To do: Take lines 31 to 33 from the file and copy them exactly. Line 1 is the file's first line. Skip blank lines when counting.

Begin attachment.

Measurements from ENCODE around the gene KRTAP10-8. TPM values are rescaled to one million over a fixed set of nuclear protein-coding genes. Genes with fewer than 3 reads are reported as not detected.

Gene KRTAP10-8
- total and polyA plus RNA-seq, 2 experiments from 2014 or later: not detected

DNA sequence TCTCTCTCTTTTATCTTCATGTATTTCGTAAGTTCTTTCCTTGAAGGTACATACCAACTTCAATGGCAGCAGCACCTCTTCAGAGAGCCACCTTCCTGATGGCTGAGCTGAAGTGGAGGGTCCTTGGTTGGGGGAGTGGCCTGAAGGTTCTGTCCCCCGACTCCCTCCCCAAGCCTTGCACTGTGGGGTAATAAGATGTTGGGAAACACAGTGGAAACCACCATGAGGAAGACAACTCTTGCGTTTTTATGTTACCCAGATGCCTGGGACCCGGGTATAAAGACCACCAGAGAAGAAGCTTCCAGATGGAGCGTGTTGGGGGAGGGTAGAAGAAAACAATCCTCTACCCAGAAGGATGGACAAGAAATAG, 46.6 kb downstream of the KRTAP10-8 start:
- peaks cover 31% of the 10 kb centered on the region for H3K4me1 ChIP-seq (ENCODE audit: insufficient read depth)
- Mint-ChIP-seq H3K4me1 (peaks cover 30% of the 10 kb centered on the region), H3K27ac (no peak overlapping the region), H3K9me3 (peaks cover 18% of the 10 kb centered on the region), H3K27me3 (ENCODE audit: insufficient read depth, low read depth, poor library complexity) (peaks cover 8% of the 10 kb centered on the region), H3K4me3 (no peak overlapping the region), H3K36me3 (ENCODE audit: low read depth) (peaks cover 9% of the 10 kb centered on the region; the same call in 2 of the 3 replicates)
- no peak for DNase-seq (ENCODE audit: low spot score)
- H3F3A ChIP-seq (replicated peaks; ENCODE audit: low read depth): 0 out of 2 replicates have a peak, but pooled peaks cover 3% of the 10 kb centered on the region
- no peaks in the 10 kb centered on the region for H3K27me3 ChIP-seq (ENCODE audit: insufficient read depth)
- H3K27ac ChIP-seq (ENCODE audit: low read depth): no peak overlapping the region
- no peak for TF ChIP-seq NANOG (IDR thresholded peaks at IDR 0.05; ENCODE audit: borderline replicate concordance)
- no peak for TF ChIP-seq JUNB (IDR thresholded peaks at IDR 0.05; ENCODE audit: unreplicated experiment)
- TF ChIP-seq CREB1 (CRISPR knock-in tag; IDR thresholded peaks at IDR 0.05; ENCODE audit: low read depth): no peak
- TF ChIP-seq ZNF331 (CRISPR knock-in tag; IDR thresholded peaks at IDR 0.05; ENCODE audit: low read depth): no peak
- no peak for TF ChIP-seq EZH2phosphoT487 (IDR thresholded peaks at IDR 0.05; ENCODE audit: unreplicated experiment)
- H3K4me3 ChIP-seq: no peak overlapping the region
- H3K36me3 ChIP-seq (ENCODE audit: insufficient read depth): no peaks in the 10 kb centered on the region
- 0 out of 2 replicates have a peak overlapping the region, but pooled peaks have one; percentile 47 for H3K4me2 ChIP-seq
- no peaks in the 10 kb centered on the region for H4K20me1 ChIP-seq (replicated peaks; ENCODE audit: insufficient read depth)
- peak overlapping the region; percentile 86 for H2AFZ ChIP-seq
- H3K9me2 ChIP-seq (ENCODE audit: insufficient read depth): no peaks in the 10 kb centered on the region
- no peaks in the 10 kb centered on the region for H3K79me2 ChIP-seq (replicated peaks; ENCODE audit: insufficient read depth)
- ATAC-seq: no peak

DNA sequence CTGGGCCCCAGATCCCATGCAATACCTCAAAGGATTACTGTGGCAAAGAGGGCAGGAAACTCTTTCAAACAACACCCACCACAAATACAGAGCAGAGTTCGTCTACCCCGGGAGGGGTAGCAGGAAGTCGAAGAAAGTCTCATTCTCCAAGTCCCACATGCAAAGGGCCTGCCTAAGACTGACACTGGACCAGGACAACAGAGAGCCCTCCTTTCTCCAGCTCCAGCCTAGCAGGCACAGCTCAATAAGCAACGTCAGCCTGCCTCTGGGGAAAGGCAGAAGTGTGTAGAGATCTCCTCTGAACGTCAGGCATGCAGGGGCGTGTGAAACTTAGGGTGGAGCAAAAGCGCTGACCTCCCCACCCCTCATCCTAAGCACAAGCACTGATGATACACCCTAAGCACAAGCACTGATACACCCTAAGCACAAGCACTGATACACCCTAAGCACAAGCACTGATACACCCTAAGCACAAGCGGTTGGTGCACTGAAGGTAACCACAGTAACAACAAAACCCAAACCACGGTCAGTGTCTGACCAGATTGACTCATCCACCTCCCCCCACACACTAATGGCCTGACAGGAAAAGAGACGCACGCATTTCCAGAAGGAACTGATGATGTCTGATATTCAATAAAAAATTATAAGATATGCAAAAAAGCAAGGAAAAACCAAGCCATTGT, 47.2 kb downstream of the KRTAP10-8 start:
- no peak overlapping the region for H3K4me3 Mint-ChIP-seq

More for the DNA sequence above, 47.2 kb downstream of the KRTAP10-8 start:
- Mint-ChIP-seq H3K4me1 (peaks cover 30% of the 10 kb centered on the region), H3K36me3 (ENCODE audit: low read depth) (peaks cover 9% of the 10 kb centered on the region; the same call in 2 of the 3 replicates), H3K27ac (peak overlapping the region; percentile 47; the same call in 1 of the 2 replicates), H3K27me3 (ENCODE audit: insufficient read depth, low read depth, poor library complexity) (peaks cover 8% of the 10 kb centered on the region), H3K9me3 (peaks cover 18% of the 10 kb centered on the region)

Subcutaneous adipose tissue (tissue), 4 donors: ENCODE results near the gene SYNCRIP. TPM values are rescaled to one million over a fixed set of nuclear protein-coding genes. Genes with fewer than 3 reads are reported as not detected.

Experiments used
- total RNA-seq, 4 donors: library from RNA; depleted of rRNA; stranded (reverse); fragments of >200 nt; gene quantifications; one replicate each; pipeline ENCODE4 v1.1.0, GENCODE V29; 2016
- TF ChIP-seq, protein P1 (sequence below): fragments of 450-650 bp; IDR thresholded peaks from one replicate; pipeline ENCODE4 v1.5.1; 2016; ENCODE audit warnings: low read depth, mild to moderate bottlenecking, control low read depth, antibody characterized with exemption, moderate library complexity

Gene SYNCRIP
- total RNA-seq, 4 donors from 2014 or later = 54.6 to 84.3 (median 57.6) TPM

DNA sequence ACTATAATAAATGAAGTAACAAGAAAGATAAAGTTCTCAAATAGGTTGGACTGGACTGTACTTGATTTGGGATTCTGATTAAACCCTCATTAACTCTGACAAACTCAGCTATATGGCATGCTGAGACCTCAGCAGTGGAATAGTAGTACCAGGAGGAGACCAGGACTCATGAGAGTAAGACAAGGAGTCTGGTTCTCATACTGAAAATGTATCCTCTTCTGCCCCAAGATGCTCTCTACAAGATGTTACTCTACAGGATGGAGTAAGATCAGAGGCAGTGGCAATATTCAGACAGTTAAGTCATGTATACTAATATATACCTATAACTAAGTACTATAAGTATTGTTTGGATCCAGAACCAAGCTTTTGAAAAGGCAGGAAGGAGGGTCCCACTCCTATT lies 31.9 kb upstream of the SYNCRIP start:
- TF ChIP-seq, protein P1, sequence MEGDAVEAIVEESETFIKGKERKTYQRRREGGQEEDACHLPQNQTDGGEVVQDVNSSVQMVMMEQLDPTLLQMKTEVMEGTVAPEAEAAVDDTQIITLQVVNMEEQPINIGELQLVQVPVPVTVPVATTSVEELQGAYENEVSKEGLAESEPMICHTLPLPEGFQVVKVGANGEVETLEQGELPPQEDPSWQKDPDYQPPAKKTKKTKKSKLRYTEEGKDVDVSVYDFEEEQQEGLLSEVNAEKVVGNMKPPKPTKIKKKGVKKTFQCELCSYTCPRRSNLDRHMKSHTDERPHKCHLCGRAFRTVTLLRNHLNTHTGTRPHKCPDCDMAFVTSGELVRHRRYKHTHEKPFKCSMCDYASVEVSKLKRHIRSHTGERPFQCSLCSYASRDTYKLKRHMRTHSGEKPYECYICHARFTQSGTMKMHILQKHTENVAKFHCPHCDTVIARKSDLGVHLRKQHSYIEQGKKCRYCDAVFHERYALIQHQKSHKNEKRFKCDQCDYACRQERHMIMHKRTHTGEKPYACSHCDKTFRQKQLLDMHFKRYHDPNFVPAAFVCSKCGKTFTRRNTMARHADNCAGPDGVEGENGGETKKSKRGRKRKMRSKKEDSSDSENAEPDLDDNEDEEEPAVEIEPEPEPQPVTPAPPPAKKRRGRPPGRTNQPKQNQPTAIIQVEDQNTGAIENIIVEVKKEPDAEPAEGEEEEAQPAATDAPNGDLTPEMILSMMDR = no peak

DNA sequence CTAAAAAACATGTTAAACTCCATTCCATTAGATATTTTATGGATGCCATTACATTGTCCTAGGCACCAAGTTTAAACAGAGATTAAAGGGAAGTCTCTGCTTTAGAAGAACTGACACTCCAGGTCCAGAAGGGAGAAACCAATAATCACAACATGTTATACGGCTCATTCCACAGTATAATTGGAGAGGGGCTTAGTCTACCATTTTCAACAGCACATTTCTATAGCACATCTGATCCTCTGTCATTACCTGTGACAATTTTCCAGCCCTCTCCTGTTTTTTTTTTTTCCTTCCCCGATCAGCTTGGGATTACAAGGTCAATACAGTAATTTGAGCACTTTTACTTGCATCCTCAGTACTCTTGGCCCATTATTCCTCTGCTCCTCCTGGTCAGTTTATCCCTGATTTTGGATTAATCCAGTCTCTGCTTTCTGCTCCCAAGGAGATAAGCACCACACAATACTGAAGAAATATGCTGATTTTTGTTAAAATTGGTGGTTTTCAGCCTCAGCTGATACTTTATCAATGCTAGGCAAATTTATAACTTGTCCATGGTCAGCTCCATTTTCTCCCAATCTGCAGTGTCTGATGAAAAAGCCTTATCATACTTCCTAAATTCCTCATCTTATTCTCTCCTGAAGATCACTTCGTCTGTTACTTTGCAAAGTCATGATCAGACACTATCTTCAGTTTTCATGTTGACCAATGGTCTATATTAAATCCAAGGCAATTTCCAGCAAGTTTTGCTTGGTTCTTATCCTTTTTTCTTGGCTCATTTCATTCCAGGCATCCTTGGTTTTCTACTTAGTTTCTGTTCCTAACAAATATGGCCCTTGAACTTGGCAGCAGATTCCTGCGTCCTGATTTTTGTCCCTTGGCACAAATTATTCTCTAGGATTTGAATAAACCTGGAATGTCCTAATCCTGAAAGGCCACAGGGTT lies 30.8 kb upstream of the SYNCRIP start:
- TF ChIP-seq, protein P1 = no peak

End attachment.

- TF ChIP-seq, protein P1 (sequence below): fragments of 450-650 bp; IDR thresholded peaks from one replicate; pipeline ENCODE4 v1.5.1; 2016; ENCODE audit warnings: low read depth, mild to moderate bottlenecking, control low read depth, antibody characterized with exemption, moderate library complexity

Gene SYNCRIP
- total RNA-seq, 4 donors from 2014 or later = 54.6 to 84.3 (median 57.6) TPM